Suspects arrested and confess to killing British Journalist and guide in Brazil

Funeral held in Brazil for murdered British journalist Dom Phillips Credit: Twitter @domphillips

The two suspects in the disappearance of British journalist Dom Phillips and his guide Bruno Pereira, have admitted to killing the pair.

The pair, fisherman Oseney da Costa de Oliveira or “Dos Santos” and his 41-year-old is the brother Amarildo da Costa de Oliveira known as “Pelado”, admitted to the killing on June 15 according to Brazilian media who cited police sources.

Amarildo was arrested last week on weapons charges and is being held while police investigate his involvement in the case. Oseney was taken into custody on Tuesday night.

Although the pair have been arrested and have admitted to killing the journalist and his guide, no bodies have been recovered by police who say they are treating the case as one of homicide.

CNN Brasil reported earlier on June 15 that the one brother had admitted to the murder of the pair and had provided police with a location, however, the police have yet to confirm any details.

The police were recorded taking a masked and hooded man they described as a suspect out on the river where the men vanished, with the brothers seen meeting on the Itacoai river just moments after Phillips and Pereira passed by on June 5 according to a witness.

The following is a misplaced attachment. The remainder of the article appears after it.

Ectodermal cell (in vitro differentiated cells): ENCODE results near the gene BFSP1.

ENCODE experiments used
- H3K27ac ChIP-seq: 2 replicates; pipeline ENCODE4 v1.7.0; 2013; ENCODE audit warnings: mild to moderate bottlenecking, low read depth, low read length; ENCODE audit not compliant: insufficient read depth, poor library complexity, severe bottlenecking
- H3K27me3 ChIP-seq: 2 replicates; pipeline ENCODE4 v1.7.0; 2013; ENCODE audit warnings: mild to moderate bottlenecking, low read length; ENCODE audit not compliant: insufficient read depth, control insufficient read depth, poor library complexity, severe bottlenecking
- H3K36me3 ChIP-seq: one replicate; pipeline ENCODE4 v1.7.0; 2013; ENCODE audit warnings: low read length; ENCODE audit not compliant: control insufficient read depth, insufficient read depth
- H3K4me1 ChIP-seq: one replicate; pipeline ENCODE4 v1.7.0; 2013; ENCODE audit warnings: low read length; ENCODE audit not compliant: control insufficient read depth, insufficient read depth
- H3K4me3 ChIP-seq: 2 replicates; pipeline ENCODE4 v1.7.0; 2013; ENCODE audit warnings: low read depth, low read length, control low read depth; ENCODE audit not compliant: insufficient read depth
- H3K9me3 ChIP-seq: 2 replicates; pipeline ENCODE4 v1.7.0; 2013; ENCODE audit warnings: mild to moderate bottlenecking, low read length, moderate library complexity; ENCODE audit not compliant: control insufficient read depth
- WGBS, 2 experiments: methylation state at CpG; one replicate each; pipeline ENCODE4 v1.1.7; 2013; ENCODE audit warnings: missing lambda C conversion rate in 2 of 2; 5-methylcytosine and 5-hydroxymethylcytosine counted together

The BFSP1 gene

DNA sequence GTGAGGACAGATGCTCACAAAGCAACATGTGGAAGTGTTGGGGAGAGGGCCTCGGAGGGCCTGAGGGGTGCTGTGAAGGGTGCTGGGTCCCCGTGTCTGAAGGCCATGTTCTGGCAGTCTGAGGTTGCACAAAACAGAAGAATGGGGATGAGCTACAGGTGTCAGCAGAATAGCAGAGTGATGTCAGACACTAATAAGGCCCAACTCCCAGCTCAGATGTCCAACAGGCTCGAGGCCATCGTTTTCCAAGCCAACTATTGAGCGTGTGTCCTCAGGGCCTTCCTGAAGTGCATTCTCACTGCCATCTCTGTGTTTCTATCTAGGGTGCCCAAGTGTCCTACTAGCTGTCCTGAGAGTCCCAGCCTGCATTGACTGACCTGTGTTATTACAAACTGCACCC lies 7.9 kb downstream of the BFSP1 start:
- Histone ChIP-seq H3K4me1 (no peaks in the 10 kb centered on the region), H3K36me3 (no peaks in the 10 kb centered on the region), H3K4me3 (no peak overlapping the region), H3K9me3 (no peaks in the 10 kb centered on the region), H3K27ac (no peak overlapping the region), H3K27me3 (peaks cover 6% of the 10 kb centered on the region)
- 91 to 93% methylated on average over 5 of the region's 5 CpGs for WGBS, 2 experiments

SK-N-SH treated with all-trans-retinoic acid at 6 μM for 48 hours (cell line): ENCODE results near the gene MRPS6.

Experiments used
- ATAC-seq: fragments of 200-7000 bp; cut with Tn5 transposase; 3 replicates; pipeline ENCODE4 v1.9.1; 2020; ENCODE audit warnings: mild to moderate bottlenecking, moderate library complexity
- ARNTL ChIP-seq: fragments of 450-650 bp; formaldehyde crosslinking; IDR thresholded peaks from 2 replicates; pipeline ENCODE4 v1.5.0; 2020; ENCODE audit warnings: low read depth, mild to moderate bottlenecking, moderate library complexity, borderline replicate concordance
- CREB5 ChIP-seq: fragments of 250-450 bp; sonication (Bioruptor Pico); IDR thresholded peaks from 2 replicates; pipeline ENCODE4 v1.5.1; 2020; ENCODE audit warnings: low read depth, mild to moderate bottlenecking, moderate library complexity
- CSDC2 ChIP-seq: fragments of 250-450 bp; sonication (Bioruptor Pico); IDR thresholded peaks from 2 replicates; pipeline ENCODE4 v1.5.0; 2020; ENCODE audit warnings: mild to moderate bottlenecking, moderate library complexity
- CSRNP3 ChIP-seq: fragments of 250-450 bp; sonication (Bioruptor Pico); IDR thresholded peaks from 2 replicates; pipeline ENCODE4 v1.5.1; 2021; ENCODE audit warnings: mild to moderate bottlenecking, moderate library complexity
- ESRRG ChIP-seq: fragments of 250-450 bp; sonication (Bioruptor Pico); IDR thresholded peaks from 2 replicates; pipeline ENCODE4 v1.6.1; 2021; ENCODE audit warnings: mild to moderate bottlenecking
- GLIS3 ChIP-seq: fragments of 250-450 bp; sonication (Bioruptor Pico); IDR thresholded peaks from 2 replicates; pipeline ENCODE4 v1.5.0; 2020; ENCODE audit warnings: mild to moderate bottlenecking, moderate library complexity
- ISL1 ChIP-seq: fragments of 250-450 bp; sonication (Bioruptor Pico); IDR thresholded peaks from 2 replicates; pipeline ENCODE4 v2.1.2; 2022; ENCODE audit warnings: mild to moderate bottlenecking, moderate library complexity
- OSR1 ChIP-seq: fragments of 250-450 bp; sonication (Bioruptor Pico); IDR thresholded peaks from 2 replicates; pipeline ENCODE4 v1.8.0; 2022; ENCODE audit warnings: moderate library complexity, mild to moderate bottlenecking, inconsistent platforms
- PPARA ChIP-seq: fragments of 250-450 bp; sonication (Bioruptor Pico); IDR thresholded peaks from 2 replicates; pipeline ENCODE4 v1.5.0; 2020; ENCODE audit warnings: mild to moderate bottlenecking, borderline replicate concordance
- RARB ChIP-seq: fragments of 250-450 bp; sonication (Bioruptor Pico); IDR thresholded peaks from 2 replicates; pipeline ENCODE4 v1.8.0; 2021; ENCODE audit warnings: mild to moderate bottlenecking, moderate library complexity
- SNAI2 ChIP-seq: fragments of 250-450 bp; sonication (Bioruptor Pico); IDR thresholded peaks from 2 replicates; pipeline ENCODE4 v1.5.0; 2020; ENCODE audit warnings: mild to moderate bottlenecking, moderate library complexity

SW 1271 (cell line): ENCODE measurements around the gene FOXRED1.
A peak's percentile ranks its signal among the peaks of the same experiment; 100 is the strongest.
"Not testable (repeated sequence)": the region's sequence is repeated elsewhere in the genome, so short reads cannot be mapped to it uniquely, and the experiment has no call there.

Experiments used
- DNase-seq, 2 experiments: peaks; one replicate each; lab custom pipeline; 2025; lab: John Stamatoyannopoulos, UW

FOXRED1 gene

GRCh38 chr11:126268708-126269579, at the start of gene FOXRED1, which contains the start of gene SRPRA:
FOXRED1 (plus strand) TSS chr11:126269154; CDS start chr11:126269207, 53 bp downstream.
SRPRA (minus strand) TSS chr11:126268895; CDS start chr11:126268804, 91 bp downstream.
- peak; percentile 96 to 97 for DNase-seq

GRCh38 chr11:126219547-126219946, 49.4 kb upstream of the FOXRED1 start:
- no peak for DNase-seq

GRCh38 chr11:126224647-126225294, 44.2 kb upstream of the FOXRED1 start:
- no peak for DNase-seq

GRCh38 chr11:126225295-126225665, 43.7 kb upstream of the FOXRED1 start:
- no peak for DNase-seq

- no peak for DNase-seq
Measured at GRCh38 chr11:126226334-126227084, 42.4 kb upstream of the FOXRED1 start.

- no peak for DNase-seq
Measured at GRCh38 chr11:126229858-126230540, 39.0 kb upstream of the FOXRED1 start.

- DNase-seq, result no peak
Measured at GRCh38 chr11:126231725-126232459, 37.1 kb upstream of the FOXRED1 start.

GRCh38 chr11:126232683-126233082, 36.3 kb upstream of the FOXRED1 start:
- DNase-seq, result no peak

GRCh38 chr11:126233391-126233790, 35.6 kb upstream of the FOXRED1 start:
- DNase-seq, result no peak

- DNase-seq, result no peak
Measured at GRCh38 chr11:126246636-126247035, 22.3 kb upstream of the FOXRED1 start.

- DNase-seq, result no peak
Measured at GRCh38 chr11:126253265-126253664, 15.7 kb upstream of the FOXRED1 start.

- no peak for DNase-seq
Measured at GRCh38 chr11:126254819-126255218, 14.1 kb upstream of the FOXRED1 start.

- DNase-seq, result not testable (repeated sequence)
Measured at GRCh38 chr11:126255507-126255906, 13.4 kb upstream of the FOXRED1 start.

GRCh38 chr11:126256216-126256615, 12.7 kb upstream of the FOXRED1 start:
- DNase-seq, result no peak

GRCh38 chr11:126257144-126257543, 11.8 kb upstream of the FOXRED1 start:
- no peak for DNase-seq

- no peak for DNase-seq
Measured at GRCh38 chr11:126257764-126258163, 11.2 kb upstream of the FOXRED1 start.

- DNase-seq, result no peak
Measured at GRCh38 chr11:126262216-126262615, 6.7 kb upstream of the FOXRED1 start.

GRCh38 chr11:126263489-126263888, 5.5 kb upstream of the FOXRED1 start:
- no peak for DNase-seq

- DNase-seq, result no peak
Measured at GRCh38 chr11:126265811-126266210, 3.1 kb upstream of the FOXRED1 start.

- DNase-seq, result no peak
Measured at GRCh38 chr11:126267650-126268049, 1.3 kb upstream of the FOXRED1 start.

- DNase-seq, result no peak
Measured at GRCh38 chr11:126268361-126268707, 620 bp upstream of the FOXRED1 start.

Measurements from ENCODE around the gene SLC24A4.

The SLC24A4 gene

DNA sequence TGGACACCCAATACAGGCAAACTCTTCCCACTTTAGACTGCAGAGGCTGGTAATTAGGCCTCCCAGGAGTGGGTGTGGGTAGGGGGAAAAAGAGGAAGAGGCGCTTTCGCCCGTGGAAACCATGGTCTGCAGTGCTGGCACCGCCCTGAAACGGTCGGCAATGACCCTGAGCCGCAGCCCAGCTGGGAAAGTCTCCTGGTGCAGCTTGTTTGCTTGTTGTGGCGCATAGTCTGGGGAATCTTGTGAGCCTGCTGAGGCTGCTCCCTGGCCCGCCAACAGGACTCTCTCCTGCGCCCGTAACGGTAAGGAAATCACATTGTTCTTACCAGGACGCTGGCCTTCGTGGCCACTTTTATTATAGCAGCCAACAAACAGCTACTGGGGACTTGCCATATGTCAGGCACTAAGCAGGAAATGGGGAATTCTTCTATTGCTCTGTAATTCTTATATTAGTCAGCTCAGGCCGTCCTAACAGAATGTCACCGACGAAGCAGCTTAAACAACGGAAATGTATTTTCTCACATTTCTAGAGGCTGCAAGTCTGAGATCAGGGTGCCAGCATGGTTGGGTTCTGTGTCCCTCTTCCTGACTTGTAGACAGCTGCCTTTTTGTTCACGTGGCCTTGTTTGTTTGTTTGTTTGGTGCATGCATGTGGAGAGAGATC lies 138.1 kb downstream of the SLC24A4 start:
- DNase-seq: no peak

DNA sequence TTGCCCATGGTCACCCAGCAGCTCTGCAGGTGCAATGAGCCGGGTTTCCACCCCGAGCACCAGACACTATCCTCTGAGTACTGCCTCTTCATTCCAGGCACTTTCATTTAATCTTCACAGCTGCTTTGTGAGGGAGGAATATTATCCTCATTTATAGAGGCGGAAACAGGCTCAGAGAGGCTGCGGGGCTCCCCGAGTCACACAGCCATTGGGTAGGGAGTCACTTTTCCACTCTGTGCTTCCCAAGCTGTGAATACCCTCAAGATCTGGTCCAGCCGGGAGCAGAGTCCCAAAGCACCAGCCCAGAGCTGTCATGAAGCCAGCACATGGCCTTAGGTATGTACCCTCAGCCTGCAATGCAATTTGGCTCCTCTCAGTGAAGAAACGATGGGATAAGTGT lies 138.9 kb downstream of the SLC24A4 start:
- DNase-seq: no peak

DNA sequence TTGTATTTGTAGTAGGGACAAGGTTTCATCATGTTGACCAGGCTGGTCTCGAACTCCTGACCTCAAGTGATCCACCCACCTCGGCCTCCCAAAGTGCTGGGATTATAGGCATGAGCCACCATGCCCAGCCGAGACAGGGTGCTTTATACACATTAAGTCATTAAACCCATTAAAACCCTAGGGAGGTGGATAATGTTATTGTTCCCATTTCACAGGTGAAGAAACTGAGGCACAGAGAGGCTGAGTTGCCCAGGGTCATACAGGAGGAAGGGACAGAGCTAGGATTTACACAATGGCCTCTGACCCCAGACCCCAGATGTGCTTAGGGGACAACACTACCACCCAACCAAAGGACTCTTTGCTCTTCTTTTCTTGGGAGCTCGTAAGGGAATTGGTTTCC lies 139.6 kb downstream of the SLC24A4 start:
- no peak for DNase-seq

The reports suggest the worst in a case that has stirred international concern for the journalist and his guide, with the case being discussed in both the Brazilian and UK parliaments. Brazilian President Jair Bolsonaro had said earlier in that day that he expected the case to be resolved “in coming hours.”

Phillips, a freelance reporter who has written for the British-based publication the Guardian and the Washington Post, was doing research for a book on the trip with Pereira, a former head of isolated and recently contacted tribes at federal Indigenous affairs agency Funai.

Journalist Phillips and his indigenous affairs expert Pereira were in a remote jungle area near the border with Colombia and Peru called the Javari Valley, which is home to the world’s largest number of uncontacted Indigenous people.

The suspects’ families have denied they had any role in the men’s disappearance, however, the public defenders representing the brothers could not immediately be reached for comment.

With the suspects having reportedly confessed to killing the British journalist and his guide in Brazil, authorities will be under pressure to locate the bodies and to bring the alleged killers to justice. The world is watching.

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Written by

Peter McLaren-Kennedy

Originally from South Africa, Peter is based on the Costa Blanca and is a web reporter for the Euro Weekly News covering international and Spanish national news. Got a news story you want to share? Then get in touch at [email protected]